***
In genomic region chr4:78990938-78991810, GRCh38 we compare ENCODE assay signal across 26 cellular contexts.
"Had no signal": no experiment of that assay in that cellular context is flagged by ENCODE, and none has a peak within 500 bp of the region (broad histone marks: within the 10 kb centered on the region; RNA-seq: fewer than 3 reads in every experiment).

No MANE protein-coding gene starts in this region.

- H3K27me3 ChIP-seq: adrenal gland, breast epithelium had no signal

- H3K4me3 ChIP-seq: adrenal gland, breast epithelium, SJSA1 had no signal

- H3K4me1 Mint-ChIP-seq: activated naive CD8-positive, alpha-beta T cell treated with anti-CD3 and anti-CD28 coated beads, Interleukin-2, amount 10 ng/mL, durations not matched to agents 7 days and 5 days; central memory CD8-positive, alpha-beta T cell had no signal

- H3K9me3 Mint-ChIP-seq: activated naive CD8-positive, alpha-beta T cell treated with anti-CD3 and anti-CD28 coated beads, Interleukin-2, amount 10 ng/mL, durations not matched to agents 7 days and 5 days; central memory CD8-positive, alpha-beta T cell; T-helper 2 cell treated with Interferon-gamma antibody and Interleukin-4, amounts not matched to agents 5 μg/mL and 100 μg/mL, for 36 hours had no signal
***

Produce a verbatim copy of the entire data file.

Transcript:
In genomic region chr4:78990938-78991810, GRCh38 we compare ENCODE assay signal across 26 cellular contexts.
"Had no signal": no experiment of that assay in that cellular context is flagged by ENCODE, and none has a peak within 500 bp of the region (broad histone marks: within the 10 kb centered on the region; RNA-seq: fewer than 3 reads in every experiment).

No MANE protein-coding gene starts in this region.

- H3K27me3 ChIP-seq: adrenal gland, breast epithelium had no signal

- H3K4me3 ChIP-seq: adrenal gland, breast epithelium, SJSA1 had no signal

- H3K4me1 Mint-ChIP-seq: activated naive CD8-positive, alpha-beta T cell treated with anti-CD3 and anti-CD28 coated beads, Interleukin-2, amount 10 ng/mL, durations not matched to agents 7 days and 5 days; central memory CD8-positive, alpha-beta T cell had no signal

- H3K9me3 Mint-ChIP-seq: activated naive CD8-positive, alpha-beta T cell treated with anti-CD3 and anti-CD28 coated beads, Interleukin-2, amount 10 ng/mL, durations not matched to agents 7 days and 5 days; central memory CD8-positive, alpha-beta T cell; T-helper 2 cell treated with Interferon-gamma antibody and Interleukin-4, amounts not matched to agents 5 μg/mL and 100 μg/mL, for 36 hours had no signal